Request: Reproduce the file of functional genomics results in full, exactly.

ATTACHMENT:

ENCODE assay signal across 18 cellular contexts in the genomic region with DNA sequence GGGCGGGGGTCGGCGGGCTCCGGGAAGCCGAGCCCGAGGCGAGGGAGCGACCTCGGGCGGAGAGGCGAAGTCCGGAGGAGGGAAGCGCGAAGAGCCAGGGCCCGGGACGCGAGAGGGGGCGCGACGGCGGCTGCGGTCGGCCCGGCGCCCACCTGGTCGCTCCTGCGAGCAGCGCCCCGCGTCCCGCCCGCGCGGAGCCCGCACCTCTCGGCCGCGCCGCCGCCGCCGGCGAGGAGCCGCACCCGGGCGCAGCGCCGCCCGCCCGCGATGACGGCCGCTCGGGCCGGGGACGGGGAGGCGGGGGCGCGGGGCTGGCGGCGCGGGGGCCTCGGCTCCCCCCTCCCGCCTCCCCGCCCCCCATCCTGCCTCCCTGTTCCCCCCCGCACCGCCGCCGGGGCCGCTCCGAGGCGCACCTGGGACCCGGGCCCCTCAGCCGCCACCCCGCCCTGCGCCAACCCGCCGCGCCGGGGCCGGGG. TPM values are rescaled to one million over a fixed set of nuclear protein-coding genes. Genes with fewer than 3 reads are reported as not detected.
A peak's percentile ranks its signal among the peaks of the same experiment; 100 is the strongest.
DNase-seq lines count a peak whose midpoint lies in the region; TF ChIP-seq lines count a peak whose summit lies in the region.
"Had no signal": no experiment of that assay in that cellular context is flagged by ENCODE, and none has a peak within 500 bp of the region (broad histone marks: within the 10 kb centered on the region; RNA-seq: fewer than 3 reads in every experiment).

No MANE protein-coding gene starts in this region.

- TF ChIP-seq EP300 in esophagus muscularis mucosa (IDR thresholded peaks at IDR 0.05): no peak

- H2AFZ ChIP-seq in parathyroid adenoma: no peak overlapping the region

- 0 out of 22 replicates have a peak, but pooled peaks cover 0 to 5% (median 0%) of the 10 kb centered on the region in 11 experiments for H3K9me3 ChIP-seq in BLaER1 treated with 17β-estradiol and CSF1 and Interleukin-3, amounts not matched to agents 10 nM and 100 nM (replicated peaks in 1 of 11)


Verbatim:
ENCODE assay signal across 18 cellular contexts in the genomic region with DNA sequence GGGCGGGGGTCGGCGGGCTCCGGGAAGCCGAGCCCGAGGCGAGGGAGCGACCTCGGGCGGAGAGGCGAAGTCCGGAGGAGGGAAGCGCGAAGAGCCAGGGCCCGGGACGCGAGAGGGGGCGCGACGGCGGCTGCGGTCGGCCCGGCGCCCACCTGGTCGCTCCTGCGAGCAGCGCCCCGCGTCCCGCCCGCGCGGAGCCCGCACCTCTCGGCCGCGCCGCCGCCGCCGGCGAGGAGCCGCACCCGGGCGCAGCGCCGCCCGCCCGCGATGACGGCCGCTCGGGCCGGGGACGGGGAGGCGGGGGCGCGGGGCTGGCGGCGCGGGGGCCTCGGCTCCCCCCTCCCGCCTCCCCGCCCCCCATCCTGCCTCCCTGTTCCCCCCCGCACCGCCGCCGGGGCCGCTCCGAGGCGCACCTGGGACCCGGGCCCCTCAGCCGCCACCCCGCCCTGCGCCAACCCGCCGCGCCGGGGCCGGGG. TPM values are rescaled to one million over a fixed set of nuclear protein-coding genes. Genes with fewer than 3 reads are reported as not detected.
A peak's percentile ranks its signal among the peaks of the same experiment; 100 is the strongest.
DNase-seq lines count a peak whose midpoint lies in the region; TF ChIP-seq lines count a peak whose summit lies in the region.
"Had no signal": no experiment of that assay in that cellular context is flagged by ENCODE, and none has a peak within 500 bp of the region (broad histone marks: within the 10 kb centered on the region; RNA-seq: fewer than 3 reads in every experiment).

No MANE protein-coding gene starts in this region.

- TF ChIP-seq EP300 in esophagus muscularis mucosa (IDR thresholded peaks at IDR 0.05): no peak

- H2AFZ ChIP-seq in parathyroid adenoma: no peak overlapping the region

- 0 out of 22 replicates have a peak, but pooled peaks cover 0 to 5% (median 0%) of the 10 kb centered on the region in 11 experiments for H3K9me3 ChIP-seq in BLaER1 treated with 17β-estradiol and CSF1 and Interleukin-3, amounts not matched to agents 10 nM and 100 nM (replicated peaks in 1 of 11)